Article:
Farther south, we took the Glenn highway through the mountains to Wasilla, stopping so that I could get my first long look at a glacier. Matanuska Glacier impressed me profoundly. It has a presence, something very grand and stately and dangerous and fragile that got a grip on me as I perched on the ice chests in the truck, staring from an overlook. I didn’t expect to be moved so deeply, but what should one expect of a glacier? I dried a tear or two and climbed back into the cab, Wasilla-bound.

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The confluence of a blue creek with the muddy Matanuska.

“Hey Geoff, if you got the chance would you go to the moon?”
“Nope. I don’t think I would.”
“Why not?”
“It’s a wasteland! All cold and dark. And the food would be terrible.”
“Kinda like living in the arctic, huh? So isolated…”
“It’s completely different!”

It’s hard to believe we made that whole trip in a day, but we did. We picked up fishing licenses in Wasilla and learned that a fire was burning right beside the Seward highway, south of Anchorage, and that the road could close at any minute. It was nine at night but we decided to press on south.

We drove through the burning area and watched a helicopter dip water out of the ocean. Flames were visible on the cliffs above the road and smoke nearly obscured the rising moon. Still, we stopped for water at a pullout where a pipe pours clean water directly out of a rock face. “You watch for fireballs falling down the cliff while I fill the jugs, Keely.”

DSC04931We were both tired and cranky by the time we made it to the campground at nearly two in the morning, but we found a campsite and got the tent up in the end.

After that, it was a waiting game. Gillnetters fish all day at the mouth of the river, essentially blocking it off. It’s not worth the launch fee to go out when no fish are getting through, so we had to wait for the dipnet fishery to be opened for twenty-four hour access.  Our moment came and we set our alarms for 1:30 am. By 3:30 we were fishing an incoming tide in the not-quite dark of a drizzly night.

There are two ways to dipnet: some folks stand in the water up to their ribs holding long-handled nets.

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Here’s the crowd at the river’s mouth, dipnetting from shore.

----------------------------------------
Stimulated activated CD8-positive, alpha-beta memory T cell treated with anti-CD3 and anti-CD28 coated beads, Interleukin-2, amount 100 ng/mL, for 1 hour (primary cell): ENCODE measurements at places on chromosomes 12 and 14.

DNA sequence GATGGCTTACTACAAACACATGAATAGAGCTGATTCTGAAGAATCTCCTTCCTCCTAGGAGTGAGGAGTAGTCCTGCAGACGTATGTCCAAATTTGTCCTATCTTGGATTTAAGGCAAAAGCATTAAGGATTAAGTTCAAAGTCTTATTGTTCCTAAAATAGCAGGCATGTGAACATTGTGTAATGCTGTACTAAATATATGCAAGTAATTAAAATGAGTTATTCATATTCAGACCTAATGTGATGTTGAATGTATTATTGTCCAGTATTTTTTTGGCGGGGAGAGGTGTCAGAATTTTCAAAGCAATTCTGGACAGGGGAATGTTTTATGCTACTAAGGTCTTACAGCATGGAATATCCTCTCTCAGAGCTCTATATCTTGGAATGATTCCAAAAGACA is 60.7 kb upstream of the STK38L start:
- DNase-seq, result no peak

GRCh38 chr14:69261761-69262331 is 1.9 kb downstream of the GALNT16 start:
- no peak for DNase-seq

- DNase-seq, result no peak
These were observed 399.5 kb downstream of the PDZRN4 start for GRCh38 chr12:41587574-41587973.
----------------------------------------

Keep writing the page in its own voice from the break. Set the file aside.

Others putt along holding nets out beside their boats. When a fish hits the net, you feel a bang and haul it in. We fished from Geoff’s boat, cruising down the banks of the river all night and into the morning.

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Some very well-fed seals at dawn

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On a good day, in a good year, I hear the boats are shoulder to shoulder.

We pulled the boat out at eleven the next morning and went back to camp to sleep. That night, we put in again, this time in more serious rain. As the extra hands, I had lots of downtime through that night. I figured out I can sleep in the rain and cold tucked in among the ice chests and actionpackers if I’m in full foulies with handwarmers in my boots and a ball cap to shed the water. It was a rough night, but the morning was beautiful.

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DSC04957In all, we put the boat in four times and came home with not nearly enough fish. The run peaked early this year and the dipnetters never had a good opening. Still, I’m amazed that there’s a place in the world where you can just stick a net like that in the water, wait, and pull out a fish. We don’t do that in Maine – there just aren’t fish anymore. Anyone I know at home would be over the moon to come home with just one of the fish we brought in, even a flounder we’d have casually thrown back.

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Good company.

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Pee break.

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Camp

We’re off to Tustumena Lake for a long weekend, well-deserved. I’ll try to remember to take breaks from relaxing and soaking up the wonderful to take a few pictures.